Inner-city minority populations are high-risk groups for adverse birth outcomes and also more likely to be exposed to environmental contaminants, including environmental tobacco smoke (ETS), benzo[a]pyrene B[a]P, other ambient polycyclic aromatic hydrocarbons (global PAHs), and residential pesticides. The Columbia Center for Children’s Environmental Health (CCCEH) is conducting a prospective cohort study of 700 northern Manhattan pregnant women and newborns to examine the effects of prenatal exposure to these common toxicants on fetal growth, early neurodevelopment, and respiratory health. This paper summarizes results of three published studies demonstrating the effects of prenatal ETS, PAH, and pesticides on birth outcomes and/or neurocognitive development [Perera FP, Rauh V, Whyatt RM, Tsai WY, Bernert JT, Tu YH, et al. Molecular evidence of an interaction between prenatal environment exposures on birth outcomes in a multiethnic population. Environ Health Perspect 2004;12:630–62; Rauh VA, Whyatt RM, Garfinkel R, Andrews H, Hoepner L, Reyes A, et al. Developmental effects of exposure to environmental tobacco smoke and material hardship among inner-city children. Neurotoxicol Teratol 2004;26:373–85; Whyatt RM, Rauh V, Barr DB, Camann DE, Andrews HF, Garfinkel R, et al. Prenatal insecticide exposures, birth weight and length among an urban minority cohort. Environ Health Perspect, in press].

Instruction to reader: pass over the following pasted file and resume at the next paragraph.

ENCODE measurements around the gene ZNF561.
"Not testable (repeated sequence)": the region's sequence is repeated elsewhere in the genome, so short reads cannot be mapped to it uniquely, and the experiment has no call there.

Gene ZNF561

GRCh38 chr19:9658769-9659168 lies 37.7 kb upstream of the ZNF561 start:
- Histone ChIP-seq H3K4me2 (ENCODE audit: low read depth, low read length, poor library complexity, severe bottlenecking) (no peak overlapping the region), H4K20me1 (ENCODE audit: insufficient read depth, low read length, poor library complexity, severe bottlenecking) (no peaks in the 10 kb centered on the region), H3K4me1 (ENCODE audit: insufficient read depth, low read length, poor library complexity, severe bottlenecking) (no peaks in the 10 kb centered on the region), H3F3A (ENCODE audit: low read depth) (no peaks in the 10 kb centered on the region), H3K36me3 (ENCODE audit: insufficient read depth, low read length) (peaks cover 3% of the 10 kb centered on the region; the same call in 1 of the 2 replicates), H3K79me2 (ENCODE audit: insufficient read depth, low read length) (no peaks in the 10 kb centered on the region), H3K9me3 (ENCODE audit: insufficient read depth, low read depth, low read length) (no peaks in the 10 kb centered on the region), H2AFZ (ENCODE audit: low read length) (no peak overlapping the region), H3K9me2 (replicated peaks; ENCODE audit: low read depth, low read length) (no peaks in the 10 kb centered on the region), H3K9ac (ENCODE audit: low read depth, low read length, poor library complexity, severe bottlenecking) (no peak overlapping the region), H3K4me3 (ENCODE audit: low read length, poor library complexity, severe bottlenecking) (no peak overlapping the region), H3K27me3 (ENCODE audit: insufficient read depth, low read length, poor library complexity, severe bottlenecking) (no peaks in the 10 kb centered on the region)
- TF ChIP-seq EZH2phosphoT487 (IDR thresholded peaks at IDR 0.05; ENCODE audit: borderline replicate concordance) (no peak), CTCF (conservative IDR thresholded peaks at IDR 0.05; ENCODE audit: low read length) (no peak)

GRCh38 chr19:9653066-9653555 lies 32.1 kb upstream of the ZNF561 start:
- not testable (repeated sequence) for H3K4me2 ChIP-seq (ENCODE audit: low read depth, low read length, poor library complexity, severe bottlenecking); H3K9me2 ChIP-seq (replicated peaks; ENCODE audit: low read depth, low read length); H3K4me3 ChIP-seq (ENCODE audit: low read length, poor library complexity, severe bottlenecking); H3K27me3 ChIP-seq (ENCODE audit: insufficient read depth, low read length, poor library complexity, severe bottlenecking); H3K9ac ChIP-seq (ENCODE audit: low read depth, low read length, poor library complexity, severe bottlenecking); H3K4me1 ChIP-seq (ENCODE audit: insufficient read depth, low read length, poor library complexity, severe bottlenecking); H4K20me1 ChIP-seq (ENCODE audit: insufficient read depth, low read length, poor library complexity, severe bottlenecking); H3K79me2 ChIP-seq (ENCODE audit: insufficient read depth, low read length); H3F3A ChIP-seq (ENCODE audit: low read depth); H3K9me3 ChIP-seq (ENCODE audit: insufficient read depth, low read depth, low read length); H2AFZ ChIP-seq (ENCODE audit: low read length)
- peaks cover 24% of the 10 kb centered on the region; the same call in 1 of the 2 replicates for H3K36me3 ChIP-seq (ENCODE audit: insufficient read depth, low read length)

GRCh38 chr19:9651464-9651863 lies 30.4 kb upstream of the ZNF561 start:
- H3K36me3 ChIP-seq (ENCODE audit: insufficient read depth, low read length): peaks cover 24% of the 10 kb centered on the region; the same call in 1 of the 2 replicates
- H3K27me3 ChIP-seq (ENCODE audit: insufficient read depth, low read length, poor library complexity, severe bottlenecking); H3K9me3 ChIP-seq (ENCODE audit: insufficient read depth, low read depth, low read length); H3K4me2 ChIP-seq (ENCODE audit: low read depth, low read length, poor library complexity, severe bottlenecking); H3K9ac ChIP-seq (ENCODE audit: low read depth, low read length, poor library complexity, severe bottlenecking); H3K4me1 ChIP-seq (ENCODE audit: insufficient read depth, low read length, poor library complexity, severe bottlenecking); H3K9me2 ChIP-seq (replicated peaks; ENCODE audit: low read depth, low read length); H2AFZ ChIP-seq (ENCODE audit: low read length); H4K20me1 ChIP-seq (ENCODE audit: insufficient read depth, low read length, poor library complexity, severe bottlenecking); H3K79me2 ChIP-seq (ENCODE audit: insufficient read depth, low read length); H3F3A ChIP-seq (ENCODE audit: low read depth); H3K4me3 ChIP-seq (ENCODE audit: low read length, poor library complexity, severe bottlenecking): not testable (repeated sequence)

To evaluate the effects of prenatal exposure to ETS, PAHs, and pesticides, researchers analyzed questionnaire data, cord blood plasma (including biomarkers of ETS and pesticide exposure), and B[a]P-DNA adducts (a molecular dosimeter of PAHs). Self-reported ETS was associated with decreased head circumference (P = 0.04), and there was a significant interaction between ETS and adducts such that combined exposure had a significant multiplicative effect on birth weight (P = 0.04) and head circumference (P = 0.01) after adjusting for confounders.
A second analysis examined the neurotoxic effects of prenatal ETS exposure and postpartum material hardship (unmet basic needs in the areas of food, housing, and clothing) on 2-year cognitive development. Both exposures depressed cognitive development (P < 0.05), and there was a significant interaction such that children with exposure to both ETS and material hardship exhibited the greatest cognitive deficit (7.1 points).
A third analysis found that cord chlorpyrifos, and a combined measure of cord chlorpyrifos, diazinon, and propoxur-metabolite, were inversely associated with birth weight and/or length (P < 0.05).
These results underscore the importance of policies that reduce exposure to ETS, air pollution, and pesticides with potentially adverse effects on fetal growth and child neurodevelopment.